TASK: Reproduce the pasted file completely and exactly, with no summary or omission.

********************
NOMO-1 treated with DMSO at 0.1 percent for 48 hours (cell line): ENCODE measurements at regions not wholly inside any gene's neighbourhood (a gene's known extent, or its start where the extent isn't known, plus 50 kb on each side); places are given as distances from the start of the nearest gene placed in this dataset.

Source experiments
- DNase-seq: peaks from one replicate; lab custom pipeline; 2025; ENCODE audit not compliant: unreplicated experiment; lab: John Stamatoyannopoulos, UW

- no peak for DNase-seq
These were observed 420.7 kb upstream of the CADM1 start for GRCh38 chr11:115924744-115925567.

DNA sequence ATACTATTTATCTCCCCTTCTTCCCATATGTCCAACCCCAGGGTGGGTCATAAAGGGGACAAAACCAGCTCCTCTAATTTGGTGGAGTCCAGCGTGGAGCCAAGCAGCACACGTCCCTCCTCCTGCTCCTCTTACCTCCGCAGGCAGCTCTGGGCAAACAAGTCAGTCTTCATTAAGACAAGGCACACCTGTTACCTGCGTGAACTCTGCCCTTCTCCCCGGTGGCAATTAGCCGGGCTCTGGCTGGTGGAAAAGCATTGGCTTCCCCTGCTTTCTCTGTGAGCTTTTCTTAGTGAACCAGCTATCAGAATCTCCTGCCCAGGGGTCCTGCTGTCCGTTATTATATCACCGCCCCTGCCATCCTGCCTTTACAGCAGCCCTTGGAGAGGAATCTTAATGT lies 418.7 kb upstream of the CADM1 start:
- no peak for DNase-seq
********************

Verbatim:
NOMO-1 treated with DMSO at 0.1 percent for 48 hours (cell line): ENCODE measurements at regions not wholly inside any gene's neighbourhood (a gene's known extent, or its start where the extent isn't known, plus 50 kb on each side); places are given as distances from the start of the nearest gene placed in this dataset.

Source experiments
- DNase-seq: peaks from one replicate; lab custom pipeline; 2025; ENCODE audit not compliant: unreplicated experiment; lab: John Stamatoyannopoulos, UW

- no peak for DNase-seq
These were observed 420.7 kb upstream of the CADM1 start for GRCh38 chr11:115924744-115925567.

DNA sequence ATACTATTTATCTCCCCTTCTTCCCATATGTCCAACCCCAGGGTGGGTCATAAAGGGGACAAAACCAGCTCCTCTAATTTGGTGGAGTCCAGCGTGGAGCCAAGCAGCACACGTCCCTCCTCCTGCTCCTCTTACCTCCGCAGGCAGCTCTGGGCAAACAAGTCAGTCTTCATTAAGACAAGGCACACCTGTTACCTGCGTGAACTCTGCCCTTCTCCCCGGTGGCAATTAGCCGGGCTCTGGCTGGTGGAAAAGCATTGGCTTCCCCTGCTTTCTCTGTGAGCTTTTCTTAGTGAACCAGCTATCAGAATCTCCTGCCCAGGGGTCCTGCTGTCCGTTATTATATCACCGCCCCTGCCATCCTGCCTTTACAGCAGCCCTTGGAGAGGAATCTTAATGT lies 418.7 kb upstream of the CADM1 start:
- no peak for DNase-seq